Even if one were to assume that the permissibility of treaty overrides crucially depends on the legislature’ ability to end a (partly) no longer desired treaty in accordance with public international law, this would not render overrides impermissible. For, irrespective of whether denunciation is permissible under international law, the Basic Law does not allow the legislature to denounce international treaties (Art. 59 sec. 1 GG). Therefore, contrary to the view of the Federal Court of Finance, denouncing the double taxation treaty in order to renegotiate it and introduce the legislature’s own concepts does not constitute a less intrusive means of satisfying the principle of democracy.
c) § 50d sec. 8 sentence 1 EStG is compatible also with Art. 3 sec. 1 GG. While that provision differentiates between persons who are denied the preferential treatment of being exempted from German taxes because they did not provide the required evidence and persons who furnish such evidence who are exempt, and while § 50d sec. 8 sentence 1 EStG requires such evidence only for income from employment and not for other sources of income, this differentiation is sufficiently justified by a factual reason: By making the tax exemption dependent on providing relevant evidence as stipulated in § 50d sec. 8 sentence 1 EStG, the legislature aimed at counteracting the danger of abuse, which is higher in cases of exemptions for income from employment than in cases of income from other sources.
Separate Opinion of Justice König:
Neither the decision by the Senate’s majority nor its reasoning can convince me. The decision essentially upholds a legal view presented by the Second Senate in its 1957 judgment on the Reichskonkordat. In today’s globalised world, in which the states are linked by a multitude of international treaties that govern a large variety of issues, I hold this legal view (now) to be outdated. Rather, it is necessary to strike an appropriate balance between the principle of democracy on the one hand and the rule of law principle in conjunction with the principle of openness to international law on the other hand.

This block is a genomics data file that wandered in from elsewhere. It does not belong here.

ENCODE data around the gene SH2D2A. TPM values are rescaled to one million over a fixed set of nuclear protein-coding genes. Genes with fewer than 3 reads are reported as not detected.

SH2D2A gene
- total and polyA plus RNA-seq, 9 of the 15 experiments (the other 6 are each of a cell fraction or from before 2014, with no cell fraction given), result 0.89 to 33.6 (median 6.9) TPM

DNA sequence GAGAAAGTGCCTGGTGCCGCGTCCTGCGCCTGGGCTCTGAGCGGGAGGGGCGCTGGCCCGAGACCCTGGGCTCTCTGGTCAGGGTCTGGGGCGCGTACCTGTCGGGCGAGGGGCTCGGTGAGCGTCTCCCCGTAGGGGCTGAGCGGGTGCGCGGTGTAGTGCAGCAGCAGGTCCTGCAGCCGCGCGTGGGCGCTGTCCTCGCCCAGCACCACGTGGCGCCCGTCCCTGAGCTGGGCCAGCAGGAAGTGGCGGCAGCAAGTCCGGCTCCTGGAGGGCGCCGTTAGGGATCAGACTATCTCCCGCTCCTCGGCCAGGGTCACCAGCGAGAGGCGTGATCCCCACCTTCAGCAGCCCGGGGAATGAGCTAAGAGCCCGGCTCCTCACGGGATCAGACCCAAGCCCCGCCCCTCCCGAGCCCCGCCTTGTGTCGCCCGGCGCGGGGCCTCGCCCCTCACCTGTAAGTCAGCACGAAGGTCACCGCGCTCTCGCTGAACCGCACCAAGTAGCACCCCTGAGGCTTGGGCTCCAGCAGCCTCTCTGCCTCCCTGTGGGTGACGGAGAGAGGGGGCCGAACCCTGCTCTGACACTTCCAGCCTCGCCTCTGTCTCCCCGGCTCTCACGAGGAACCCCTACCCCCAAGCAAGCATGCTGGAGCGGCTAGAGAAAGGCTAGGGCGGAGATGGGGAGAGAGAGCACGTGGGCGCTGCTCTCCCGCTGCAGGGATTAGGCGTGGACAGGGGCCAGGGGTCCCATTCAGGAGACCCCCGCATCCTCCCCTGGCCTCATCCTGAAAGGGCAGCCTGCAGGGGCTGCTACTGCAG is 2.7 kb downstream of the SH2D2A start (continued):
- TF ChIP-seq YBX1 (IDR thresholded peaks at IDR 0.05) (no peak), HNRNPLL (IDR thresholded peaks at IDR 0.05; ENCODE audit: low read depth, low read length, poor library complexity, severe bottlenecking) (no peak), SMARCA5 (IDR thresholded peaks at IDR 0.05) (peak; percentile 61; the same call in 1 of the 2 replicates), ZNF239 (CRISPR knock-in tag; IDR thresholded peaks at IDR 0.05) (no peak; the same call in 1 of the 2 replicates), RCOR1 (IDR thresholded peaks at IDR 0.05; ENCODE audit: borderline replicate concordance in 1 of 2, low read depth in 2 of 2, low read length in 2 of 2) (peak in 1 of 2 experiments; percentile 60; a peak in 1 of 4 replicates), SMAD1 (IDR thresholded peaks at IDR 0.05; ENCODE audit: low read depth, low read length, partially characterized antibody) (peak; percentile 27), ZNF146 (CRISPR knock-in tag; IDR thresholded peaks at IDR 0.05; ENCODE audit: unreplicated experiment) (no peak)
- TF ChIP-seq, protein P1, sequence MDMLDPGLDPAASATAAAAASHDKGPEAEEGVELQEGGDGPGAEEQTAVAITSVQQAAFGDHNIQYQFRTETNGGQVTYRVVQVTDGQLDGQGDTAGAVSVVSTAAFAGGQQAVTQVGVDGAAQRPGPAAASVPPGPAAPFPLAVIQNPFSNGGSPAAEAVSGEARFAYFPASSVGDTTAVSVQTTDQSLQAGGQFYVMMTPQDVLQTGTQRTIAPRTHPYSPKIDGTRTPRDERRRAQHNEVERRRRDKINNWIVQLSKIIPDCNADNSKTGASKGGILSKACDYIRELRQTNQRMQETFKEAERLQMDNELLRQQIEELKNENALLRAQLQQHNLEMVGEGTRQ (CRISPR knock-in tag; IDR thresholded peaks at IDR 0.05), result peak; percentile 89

In striking this balance, one should particularly look at the following criteria: the aim pursued by the later statute as well as its relevance to the common good; the effects on the legal situation of the individuals who benefit from the international provision; the urgency of the deviating provision; the possibility of using reasonable means of ending the international obligation in accordance with public international law, e.g. issuing an interpretative statement, denouncing or modifying the treaty; as well as the legal consequences of a breach of public international law.
The proposed solution leads neither to an unconditional submission of the German legal order to international law, nor to absolute precedence of international law even over constitutional law. However, it obliges the (later) legislature to diligently weigh the various aspects mentioned above before deliberately deviating from an international treaty. Although it is true that Parliament cannot itself denounce or suspend an international treaty, it can express its political intentions and demand that Government take corresponding external steps. Since the proposed solution does not have a general “blocking effect”, it does not undermine the systematic concept of Arts. 25 and 59 sec. 2 GG. The legislature retains the competence to override international treaties, which flows from the principle of democracy; however, the rule of law interpreted in light of the principle of openness to international law gives rise to limitations concerning the exercise of this competence.
According to these standards, § 50d sec. 8 sentence 1 EStG as amended by the 2003 Tax Amendment Act would not be compatible with the Basic Law. It constitutes a treaty override in violation of international law. In weighing the abovementioned criteria, it is the aspects arguing for the unconstitutionality of the treaty override that hold more weight. In particular, the treaty could have been denounced and renegotiated, as eventually happened in 2011.